Farsighted: How We Make the Decisions That Matter the Most
Reviewed by Chris Wendel
256 pages; published by Riverhead Books; September 2018
Hardcover $28, softcover $20, e-read edition $13, audio book version $15
In a nutshell: Complex decisions seldom come with a road map or text book. Writer Stephen Johnson studied the imperfect science of decision-making before writing the relatable and enjoyable book, “Farsighted.”
Who is it for? General audiences; those facing difficult individual or organizational choices.
Author’s quote: “We need to deliberate, to weigh the options, to listen to different points of view before we render a judgement.”
The science of making important decisions has traditionally been more reliant on gut reaction than a proven methodology. Author Steven Johnson argues that the lack of process in this area was the motivation for him to write his recently released book, “Farsighted.”
Johnson is a skilled writer who first made waves with his book “Where the Good Ideas Come From,” which explained how the process of innovation occurs in a more complex way than an inventor simply coming up with a big idea.
In “Farsighted,” Johnson explains that making good decisions has more to do with mapping a number of choices that act as variables with an array of possible alternatives. The example he comes back to throughout the book is the planning of the raid to capture Osama bin Laden at a compound in the remote Pakistani town of Abbottabad in May 2011. Nine months of “debate and deliberation” prior to the raid examined 37 possible ways to complete the mission. This included scenarios that asked a number of simulation questions including: Was bin Laden actually in the house? What was the best way to get in? Should bin Laden be captured or killed? What happens if he is killed?
Toward the end of their planning, American intelligence experts with no prior knowledge of the effort were brought in to offer an outside perspective. The newer experts were able to see faults and blind spots in the plan that might have been overlooked otherwise. All of this forms the process that Johnson recommends for both group and individual decisions.
When discussing individual decisions, Johnson admits his own flawed process for deciding to move his family from New York to California (his blind spot was ignoring his wife’s priorities) and Charles Darwin’s pros and cons list for getting married (Darwin worried that having children would take him away from his old friends).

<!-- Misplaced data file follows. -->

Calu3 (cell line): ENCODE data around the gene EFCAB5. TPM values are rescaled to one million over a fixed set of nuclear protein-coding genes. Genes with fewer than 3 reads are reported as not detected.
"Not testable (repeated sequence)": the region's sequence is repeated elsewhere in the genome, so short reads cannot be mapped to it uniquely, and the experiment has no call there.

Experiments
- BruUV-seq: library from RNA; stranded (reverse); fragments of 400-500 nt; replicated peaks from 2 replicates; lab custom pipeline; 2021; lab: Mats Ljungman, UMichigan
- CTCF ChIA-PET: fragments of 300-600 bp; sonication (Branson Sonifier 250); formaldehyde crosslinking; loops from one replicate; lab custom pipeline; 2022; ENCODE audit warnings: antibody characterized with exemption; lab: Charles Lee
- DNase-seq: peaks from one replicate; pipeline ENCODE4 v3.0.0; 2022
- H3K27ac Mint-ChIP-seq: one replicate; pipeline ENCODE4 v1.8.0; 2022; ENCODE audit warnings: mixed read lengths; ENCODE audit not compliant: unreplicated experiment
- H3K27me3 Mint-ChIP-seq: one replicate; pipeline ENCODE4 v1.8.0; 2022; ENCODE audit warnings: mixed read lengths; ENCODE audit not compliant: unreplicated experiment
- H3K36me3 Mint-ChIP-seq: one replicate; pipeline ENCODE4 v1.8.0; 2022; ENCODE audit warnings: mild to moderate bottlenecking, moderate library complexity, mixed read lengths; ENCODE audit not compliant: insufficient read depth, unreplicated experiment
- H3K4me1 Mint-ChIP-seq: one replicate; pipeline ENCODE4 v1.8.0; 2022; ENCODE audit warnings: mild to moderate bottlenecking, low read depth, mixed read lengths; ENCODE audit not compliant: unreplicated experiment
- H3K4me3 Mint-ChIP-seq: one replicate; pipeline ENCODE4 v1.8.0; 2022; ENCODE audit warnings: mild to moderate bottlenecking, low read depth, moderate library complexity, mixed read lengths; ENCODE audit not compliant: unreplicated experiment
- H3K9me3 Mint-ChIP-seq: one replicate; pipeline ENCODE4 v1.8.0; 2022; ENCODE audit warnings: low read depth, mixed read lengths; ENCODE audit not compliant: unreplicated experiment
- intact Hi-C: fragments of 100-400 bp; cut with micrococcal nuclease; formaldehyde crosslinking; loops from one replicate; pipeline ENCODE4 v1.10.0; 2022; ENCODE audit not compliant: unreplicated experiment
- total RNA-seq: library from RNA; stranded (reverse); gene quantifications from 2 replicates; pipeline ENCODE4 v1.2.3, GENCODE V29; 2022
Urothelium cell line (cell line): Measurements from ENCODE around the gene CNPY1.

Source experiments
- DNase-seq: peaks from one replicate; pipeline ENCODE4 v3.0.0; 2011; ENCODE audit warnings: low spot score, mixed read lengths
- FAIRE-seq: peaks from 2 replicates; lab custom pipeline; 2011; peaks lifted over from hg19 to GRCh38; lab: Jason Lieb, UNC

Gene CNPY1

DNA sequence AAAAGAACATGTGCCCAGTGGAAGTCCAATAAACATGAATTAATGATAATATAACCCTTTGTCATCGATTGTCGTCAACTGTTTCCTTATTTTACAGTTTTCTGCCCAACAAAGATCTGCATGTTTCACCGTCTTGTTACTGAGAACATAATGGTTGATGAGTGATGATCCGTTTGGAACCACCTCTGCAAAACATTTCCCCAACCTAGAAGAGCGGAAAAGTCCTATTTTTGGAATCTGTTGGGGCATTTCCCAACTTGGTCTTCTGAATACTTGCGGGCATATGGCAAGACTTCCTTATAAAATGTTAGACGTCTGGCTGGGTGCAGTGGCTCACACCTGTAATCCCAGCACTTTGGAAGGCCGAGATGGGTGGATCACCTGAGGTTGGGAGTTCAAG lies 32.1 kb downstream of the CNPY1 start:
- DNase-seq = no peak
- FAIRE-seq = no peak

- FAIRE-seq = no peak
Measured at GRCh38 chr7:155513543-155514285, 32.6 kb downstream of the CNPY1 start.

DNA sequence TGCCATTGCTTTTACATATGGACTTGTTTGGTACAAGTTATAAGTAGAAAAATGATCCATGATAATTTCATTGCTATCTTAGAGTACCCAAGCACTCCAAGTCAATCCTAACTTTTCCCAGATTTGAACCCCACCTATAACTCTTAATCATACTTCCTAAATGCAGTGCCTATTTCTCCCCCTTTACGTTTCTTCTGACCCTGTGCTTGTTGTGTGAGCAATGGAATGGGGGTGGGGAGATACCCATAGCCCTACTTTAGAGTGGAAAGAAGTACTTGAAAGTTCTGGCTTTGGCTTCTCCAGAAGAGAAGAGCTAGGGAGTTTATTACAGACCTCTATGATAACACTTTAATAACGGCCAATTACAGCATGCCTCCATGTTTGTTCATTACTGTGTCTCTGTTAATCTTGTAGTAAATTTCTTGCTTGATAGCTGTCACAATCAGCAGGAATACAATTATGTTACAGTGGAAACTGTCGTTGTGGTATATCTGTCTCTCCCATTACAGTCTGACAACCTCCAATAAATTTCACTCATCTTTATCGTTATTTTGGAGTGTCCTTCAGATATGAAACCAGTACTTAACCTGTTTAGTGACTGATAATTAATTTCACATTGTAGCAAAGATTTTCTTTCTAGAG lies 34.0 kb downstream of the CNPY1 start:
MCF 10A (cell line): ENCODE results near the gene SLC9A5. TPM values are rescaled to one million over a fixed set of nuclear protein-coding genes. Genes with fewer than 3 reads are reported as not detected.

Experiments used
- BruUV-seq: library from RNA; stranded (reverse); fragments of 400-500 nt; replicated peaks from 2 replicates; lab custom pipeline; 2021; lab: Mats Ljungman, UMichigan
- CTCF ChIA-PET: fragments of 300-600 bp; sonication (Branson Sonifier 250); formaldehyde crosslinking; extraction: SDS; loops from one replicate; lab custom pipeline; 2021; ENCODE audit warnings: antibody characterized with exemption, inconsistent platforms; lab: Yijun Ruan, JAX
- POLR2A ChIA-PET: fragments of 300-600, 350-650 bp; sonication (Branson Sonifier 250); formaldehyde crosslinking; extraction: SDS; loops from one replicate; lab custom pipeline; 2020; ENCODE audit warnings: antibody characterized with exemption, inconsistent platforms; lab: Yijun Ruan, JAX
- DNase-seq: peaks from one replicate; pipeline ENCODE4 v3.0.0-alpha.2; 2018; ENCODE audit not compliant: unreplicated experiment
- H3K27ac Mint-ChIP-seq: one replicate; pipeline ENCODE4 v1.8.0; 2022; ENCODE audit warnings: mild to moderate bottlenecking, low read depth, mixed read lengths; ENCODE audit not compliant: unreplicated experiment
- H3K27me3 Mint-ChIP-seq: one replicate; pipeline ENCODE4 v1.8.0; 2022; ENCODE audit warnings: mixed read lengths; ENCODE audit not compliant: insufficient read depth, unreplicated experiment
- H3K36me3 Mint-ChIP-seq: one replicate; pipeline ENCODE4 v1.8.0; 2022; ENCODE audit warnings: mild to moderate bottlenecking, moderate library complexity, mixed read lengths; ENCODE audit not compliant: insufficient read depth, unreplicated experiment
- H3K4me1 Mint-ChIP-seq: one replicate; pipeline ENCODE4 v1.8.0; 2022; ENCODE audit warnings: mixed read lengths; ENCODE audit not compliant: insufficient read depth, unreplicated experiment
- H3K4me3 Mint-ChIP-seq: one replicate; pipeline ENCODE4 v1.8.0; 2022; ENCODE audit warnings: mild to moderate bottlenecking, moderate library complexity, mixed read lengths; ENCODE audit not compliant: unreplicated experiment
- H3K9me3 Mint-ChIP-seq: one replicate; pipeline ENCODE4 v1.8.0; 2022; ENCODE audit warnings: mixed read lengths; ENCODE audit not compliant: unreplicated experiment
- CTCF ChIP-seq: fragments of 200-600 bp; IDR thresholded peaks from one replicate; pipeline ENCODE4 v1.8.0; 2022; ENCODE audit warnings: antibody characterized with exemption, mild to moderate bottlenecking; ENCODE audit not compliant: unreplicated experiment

There have been other books that focus on the human ability to make choices. “Blink” by Malcom Gladwell and “Thinking Fast and Slow” by Daniel Kahneman both address split-second ways we make choices. Instead, “Farsighted” preaches a more methodical philosophy. Like the bin Laden example, Johnson recommends guiding important decisions with well-vetted information that maps variables to best predict where each decision path will go. This can be a slow but effective process. The only weakness with this line of thinking is analyzing important choices that have to be made quickly where the odds of favorable results decrease dramatically.
Perhaps Johnson’s most intriguing suggestion to hone important choice-making is to read fictional novels. Johnson points out that most literature has a narrative where the characters have to navigate through challenging choices. When viewing these situations from an outside lens, we are able to address our own challenges with a broadened sensibility. The idea is that over time, seeing difficult choices resolve themselves (or not) enhances our ability to prioritize important decisions.
In the final pages of “Farsighted,” Johnson reiterates his questioning of why sound, long-term decision-making is not given much attention as high school or college curriculum. Fortunately, “Farsighted” already offers up the foundation of such a class, complete with great stories and relatable techniques for facing the future with certainty.
Chris Wendel is a business services consultant with Northern Initiatives, a community development financial institution based in Marquette, Mich. Northern Initiatives provides money and know-how to businesses throughout Michigan. Wendel lives and works in Traverse City and can be reached at email@example.com.